Wordle takes over students’ mornings


Caroline Donovan

Physics teacher Tanner DeCrapio plays Wordle as his students work in class.

Caroline Donovan, Staff Writer

The game that took the internet by storm, Wordle, has quickly escalated in popularity. Even though it was created as a learning game, many high school students can’t help but play it when their attention fades in class.

Wordle is a web-based word game created by Josh Wardle. The goal is to guess the five-letter word of the day within six attempts, and feedback in the form of colored tiles informs the player of where the tile belongs if it is in the puzzle. If the tile turns green, it means the letter is in the correct spot. Yellow means that the letter is correct, but belongs in a different location. Lastly, a gray box means the letter is not in the puzzle at all.

Since the game’s release in October 2021, there have been over 200 word puzzles for players to solve. According to The New York Times, on Nov. 1, only 90 people played. However, over two months after the release of the game, over 300,000 people played. 

“I think that Wordle is beneficial because you can learn new words, and it enhances your vocabulary,” freshman Garrett Carper said.

According to the Interdisciplinary Center for Biotechnology Research, social psychologist Matt Baldwin has come up with scientific reasons for what makes Wordle addicting. It gives the player an “aha” moment, even if the player is wrong. Wordle is binge proof, with one puzzle a day. It also fits pandemic-addled minds, forcing the player to think outside the box to complete the challenge.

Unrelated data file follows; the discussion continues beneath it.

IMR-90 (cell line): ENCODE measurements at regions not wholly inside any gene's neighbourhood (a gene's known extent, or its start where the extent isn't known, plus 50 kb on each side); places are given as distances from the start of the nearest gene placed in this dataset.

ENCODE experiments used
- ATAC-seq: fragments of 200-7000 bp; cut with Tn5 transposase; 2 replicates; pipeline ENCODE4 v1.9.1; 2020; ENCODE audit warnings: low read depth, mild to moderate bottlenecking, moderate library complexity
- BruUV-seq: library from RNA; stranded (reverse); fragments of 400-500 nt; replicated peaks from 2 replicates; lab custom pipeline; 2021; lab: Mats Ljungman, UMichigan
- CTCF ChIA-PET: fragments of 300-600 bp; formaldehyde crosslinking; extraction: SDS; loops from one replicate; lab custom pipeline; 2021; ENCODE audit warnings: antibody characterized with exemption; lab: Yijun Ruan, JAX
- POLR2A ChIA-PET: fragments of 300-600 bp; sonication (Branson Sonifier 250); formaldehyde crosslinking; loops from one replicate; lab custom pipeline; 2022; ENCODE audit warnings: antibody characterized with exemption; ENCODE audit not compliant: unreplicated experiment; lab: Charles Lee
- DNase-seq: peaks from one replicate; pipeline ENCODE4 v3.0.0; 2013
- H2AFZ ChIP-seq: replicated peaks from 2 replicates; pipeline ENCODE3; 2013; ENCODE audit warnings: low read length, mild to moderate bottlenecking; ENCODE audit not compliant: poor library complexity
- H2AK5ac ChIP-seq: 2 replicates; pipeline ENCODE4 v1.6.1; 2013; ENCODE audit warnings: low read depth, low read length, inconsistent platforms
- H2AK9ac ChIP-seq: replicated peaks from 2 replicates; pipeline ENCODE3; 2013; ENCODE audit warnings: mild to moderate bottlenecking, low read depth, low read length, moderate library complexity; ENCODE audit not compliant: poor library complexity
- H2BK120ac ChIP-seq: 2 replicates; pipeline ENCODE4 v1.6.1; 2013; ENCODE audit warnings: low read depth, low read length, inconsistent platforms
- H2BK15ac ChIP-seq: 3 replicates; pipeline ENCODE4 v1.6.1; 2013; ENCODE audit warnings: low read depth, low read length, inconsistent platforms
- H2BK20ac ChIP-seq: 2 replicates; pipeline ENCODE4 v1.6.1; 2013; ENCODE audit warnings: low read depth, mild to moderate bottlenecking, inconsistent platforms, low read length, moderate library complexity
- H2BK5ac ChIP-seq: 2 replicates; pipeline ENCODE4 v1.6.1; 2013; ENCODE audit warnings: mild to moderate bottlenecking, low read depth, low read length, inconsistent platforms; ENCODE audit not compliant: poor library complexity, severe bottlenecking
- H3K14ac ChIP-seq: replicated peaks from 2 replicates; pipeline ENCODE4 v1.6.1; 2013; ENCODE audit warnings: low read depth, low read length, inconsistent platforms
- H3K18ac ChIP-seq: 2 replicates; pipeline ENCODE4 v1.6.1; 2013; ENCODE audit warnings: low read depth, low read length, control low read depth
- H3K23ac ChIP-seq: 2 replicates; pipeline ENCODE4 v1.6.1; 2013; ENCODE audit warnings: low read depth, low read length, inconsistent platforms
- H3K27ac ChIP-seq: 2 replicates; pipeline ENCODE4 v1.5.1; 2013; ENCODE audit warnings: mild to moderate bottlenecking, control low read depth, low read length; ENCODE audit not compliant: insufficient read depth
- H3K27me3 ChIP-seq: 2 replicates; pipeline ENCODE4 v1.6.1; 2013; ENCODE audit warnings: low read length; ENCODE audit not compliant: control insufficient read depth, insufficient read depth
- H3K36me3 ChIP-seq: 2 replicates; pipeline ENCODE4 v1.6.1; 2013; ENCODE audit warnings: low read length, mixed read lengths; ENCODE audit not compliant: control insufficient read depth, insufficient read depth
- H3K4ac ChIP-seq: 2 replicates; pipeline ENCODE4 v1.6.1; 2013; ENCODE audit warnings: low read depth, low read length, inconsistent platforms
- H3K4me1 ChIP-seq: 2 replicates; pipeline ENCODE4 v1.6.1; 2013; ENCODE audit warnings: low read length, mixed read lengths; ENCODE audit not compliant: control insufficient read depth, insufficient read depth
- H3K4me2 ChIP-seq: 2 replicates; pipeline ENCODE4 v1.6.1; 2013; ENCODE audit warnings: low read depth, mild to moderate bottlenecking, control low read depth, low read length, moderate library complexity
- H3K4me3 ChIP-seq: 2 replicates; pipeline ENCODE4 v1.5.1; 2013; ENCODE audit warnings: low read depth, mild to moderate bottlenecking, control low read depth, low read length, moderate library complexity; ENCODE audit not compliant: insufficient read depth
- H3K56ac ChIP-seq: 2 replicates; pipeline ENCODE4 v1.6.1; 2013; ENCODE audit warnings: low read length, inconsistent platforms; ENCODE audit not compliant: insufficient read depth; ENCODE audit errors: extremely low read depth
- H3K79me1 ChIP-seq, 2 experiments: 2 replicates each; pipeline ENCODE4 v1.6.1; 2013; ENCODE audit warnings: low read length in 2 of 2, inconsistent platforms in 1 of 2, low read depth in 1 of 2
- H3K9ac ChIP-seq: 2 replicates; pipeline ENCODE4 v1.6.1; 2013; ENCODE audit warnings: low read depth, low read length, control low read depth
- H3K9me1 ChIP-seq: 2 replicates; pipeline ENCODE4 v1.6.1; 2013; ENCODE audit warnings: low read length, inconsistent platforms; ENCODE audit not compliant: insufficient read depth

Wordle swept the internet overnight because of how simple it is to access and play. According to UChicago News, students can’t stop playing because of the validation it offers. It affirms intuitions about the English language when the correct answer is guessed. The thrill can also be from the hints it gives, letting the player know if they’re close to being accurate. If they are, they may not stop until the player gets the correct answer and feels victorious.

“Yes, [Wordle] helps me challenge myself,” junior Jayna Dorsey said. “You have to figure out what letter [goes] where and what spot the letter belongs to.” 

The game has also turned into a competitive game between friends, who play against each other to get the best score. The quicker the player guesses the right word, the higher score they get.

“[Wordle] challenges me sometimes,” Carper said. “But most of the time it just clicks.”

According to WebMD, before Wordle was created, a study was conducted to examine the links between word puzzle habits and 14 cognitive measures, including attention and memory, in more than 19,000 adults from ages 50-93. Some had never played word puzzles, while others frequently did. The test results showed that those who never played word puzzles or did them only occasionally performed poorly compared to others who regularly completed puzzles.

“[On Feb. 15] the word was ‘cynic,’” sophomore Esther Yang said. I didn’t know what that meant and some people go out of their way to figure out the definition of these words, so I guess it’s growing my vocab in a way.” 

According to National World, there are many different good strategy words to begin with to get off to a good start. They contain many vowels, because they are in so many words. Some popular starting words include audio, ouija, adieu, and auloi. While some of them may not even look like real words, many players use these words to get a good start in the game.

With over 15,000 5-letter word possibilities, and only six slots for six different words, Wordle can introduce students to new words and their meanings.

“I think especially with how fast-paced most games and content are nowadays, a one-word-a-day [policy] helps [Wordle’s] algorithms because it leaves people wanting to play it more,” Yang said. “It’s like reverse psychology.”